File this under the label Anything Goes in Tampa: Bikini laser tag.
Anthony John Letourneau and his electronic dance music friends have organized a bikini laser tag party at Q‑Zar in north Tampa.
Girls are encouraged — but not required — to wear bikinis as they hunt and shoot their opponents with rounds of light. Guys can wear whatever they want. No one really cares.
Partygoers will spend the night playing laser tag and dancing to dubstep music, a kind of electronic music heavy in bass and drums. The party runs from 11:30 p.m. Saturday to 6 a.m. Sunday.
"This hasn't been done before," Letourneau said. "Girls are insanely crazy about this. Guys are saying, 'Can this happen?' "
The group is bringing together some popular DJs in the growing dubstep scene, from Jason "SubPirate" Feder from Fubar in St. Petersburg to DJ Kean from the Ybor City Social Club. Body painters will electrify skin with neon art.
In the two-level playing arena, thumping music and floating fog will create an out-of-this-world experience as players plot ways to shoot opponents and score points.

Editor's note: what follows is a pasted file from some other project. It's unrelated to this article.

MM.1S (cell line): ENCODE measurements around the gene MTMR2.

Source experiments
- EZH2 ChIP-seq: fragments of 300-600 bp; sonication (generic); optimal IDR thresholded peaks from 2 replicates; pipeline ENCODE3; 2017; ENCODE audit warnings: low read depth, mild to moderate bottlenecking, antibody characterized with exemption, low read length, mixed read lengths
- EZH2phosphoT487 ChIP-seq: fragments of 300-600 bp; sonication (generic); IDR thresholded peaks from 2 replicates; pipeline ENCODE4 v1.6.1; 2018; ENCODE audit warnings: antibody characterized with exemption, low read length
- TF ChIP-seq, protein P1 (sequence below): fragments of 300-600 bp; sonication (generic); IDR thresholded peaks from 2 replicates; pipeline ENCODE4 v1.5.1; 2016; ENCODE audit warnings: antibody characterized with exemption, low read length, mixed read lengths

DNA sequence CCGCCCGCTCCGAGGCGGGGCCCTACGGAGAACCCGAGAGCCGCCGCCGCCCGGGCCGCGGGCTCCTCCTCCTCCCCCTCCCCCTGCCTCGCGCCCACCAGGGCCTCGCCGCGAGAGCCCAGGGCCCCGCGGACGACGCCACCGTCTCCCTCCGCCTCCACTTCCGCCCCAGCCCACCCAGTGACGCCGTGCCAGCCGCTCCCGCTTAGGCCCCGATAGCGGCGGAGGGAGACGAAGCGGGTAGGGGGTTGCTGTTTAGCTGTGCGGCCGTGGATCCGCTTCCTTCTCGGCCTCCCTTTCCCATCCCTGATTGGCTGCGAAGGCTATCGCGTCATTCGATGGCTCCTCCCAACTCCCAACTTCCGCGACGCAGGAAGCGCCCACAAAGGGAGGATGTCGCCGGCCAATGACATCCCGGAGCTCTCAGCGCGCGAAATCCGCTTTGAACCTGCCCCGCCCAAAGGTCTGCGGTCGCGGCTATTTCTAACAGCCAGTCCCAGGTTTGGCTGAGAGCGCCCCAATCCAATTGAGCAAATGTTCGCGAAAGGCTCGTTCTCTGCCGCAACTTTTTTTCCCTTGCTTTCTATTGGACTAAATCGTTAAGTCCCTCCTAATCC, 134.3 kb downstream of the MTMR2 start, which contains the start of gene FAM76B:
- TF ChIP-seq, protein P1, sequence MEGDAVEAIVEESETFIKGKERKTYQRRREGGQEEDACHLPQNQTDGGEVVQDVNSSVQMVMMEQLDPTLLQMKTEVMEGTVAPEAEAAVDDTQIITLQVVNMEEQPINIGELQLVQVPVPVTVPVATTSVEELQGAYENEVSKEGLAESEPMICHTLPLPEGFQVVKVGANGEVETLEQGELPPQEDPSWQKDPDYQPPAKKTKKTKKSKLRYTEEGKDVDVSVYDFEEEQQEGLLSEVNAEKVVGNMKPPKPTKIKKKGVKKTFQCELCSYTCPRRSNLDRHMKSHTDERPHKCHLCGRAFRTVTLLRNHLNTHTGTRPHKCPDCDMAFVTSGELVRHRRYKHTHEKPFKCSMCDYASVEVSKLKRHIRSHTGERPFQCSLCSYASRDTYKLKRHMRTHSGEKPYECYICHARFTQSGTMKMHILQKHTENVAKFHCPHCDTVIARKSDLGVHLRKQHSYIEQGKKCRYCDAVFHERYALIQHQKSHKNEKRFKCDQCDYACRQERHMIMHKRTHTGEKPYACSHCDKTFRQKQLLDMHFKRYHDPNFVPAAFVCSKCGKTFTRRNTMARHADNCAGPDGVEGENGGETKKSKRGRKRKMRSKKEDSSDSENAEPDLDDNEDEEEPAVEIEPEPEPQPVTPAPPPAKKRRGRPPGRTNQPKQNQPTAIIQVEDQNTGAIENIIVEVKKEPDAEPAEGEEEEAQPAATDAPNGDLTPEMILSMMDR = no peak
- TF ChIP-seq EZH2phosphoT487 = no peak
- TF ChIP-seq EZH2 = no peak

"It's like being in another planet," said Q-Zar co-owner Brad Cohen. "Your adrenaline takes over. Your body is saying, 'Oh my god, oh my god, I'm getting shot.' But you're not. You're getting tagged."
Anyone caught misbehaving at the party or being disrespectful will be subject to the "douche patrol." That means no dry humping on the dance floor without permission and keeping your hands to yourself. And if you dance with a girl one time, you don't own her.
Violators will be booted from the party or put in a "time out box" for 15 minutes. Female dubsteppers have written a list of party dos and don'ts to post in the box.
Organizers dreamed up the party to raise money for their trip to the PreHeat party April 29-May 1 at Lakeland's Maddox Ranch. The event is an official Regional Burn for the annual Burning Man festival in Nevada.
Proceeds will help the group create a camp for spinning electronic music powered by batteries and solar panels, one of several themed camps registered for the event.
Letourneau, 39, a part-time computer consultant, sold his car to cover the cost of the laser tag party. He hopes it exposes more people to dubstep and, if successful, becomes an anticipated event, much like Day Glo paint parties.